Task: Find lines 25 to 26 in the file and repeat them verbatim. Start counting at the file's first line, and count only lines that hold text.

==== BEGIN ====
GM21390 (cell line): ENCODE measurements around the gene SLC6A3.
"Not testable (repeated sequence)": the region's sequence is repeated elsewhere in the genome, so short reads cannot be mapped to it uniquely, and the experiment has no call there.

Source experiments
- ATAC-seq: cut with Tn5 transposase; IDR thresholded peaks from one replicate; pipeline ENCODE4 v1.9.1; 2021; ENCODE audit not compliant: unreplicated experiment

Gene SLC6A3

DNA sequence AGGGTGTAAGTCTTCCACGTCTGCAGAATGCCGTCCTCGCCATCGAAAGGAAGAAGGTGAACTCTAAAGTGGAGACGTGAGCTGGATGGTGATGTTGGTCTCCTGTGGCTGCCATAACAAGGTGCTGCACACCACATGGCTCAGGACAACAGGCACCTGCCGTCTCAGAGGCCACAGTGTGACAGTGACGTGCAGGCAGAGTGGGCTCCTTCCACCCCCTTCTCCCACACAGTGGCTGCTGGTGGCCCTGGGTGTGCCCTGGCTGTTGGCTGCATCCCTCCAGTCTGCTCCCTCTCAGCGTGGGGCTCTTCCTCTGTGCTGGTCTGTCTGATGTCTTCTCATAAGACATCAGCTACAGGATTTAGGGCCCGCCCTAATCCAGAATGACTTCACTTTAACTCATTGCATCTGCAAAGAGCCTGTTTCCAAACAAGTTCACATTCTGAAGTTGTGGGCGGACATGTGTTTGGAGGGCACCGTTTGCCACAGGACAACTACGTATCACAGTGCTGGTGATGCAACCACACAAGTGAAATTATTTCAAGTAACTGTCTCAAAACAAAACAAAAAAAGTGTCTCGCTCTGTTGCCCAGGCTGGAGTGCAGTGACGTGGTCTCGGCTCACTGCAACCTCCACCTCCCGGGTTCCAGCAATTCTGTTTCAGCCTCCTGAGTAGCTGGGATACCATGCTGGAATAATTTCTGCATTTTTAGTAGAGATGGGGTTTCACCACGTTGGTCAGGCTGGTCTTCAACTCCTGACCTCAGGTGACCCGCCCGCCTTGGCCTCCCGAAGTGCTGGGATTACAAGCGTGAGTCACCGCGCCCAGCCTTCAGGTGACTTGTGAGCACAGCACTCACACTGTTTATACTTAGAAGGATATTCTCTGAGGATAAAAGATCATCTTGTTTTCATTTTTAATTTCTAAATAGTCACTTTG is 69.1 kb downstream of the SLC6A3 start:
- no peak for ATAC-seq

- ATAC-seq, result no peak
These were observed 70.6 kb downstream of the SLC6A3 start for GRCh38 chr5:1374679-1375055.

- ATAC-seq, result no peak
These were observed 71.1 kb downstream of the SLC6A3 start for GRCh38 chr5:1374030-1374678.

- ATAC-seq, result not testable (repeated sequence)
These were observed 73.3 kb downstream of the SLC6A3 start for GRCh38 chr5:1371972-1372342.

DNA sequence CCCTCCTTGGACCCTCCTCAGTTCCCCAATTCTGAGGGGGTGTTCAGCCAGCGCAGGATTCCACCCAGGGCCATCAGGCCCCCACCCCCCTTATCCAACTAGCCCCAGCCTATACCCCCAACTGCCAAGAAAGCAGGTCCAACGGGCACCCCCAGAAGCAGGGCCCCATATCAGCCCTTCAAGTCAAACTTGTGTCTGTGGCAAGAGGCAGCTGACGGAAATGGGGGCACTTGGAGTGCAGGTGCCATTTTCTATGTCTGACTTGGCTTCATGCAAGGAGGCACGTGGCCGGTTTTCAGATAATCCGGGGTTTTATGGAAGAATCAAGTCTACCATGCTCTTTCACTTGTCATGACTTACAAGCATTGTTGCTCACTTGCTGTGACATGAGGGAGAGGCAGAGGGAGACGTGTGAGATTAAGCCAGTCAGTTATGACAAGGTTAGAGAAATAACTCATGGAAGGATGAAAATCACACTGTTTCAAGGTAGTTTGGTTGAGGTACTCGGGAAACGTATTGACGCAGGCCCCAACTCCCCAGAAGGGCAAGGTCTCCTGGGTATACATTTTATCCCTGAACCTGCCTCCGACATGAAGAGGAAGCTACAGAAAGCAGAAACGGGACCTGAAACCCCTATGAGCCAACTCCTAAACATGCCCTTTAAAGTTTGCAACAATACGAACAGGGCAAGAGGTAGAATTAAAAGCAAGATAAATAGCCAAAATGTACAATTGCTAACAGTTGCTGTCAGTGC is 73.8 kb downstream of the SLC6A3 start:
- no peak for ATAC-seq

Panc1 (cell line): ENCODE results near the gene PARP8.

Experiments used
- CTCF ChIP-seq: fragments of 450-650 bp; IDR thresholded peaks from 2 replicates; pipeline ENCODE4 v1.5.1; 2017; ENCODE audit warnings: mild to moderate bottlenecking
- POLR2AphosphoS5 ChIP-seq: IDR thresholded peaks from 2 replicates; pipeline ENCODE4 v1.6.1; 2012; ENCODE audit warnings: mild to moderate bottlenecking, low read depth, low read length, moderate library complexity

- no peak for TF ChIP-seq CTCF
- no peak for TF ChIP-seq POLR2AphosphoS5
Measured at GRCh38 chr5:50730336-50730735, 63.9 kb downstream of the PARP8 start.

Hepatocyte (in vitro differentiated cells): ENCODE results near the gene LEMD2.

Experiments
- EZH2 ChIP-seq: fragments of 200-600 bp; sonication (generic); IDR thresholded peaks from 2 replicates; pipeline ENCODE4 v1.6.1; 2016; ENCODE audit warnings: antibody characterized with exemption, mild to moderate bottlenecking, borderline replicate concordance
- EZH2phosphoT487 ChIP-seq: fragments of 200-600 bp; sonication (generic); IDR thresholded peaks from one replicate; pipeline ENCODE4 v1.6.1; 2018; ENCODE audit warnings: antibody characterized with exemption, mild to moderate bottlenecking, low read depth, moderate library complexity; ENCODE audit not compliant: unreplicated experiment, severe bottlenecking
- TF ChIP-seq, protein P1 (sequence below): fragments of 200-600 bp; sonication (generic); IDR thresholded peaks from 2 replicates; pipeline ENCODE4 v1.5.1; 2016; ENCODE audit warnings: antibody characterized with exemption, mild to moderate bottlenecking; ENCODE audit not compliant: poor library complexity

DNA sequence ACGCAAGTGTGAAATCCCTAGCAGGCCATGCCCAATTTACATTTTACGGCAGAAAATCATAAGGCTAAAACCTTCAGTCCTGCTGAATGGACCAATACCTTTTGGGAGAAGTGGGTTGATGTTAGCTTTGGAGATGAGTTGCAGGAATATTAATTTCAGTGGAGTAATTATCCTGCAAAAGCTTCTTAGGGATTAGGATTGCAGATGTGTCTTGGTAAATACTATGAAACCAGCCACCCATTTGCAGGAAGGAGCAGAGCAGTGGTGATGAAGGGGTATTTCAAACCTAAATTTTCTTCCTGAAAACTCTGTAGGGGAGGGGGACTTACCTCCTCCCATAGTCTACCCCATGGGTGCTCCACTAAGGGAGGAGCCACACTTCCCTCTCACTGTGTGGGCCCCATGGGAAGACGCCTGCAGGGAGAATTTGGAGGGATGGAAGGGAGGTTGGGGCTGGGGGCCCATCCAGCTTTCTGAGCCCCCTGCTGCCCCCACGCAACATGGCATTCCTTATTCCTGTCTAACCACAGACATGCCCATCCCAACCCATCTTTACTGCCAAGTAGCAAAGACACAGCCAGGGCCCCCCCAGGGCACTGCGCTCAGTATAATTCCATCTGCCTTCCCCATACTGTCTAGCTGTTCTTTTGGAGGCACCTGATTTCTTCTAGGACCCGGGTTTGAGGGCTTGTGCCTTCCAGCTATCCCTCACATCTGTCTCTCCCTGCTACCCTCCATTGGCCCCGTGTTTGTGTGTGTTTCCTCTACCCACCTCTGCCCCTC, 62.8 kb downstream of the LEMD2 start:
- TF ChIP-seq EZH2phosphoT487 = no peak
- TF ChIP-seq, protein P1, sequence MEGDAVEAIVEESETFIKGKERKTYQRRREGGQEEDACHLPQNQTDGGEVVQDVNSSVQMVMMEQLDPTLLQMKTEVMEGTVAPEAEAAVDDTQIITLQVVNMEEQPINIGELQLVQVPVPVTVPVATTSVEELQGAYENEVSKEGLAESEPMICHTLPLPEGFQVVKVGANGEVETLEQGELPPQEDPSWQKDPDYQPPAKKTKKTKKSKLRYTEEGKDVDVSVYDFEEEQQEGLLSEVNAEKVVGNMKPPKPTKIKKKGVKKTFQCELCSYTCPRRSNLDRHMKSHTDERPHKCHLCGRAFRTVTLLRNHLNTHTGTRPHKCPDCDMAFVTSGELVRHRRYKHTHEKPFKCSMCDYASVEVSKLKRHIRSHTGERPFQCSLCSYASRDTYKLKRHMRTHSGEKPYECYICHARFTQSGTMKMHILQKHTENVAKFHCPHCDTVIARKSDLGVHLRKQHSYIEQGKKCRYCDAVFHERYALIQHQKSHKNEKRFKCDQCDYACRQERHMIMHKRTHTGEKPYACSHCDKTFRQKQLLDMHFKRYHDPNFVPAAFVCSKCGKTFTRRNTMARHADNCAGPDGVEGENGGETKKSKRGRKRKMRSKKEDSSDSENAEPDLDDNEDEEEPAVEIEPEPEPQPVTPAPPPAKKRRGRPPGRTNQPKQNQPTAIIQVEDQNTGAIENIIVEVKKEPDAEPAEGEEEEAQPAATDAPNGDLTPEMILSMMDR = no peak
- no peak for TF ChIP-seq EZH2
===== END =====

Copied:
- EZH2 ChIP-seq: fragments of 200-600 bp; sonication (generic); IDR thresholded peaks from 2 replicates; pipeline ENCODE4 v1.6.1; 2016; ENCODE audit warnings: antibody characterized with exemption, mild to moderate bottlenecking, borderline replicate concordance
- EZH2phosphoT487 ChIP-seq: fragments of 200-600 bp; sonication (generic); IDR thresholded peaks from one replicate; pipeline ENCODE4 v1.6.1; 2018; ENCODE audit warnings: antibody characterized with exemption, mild to moderate bottlenecking, low read depth, moderate library complexity; ENCODE audit not compliant: unreplicated experiment, severe bottlenecking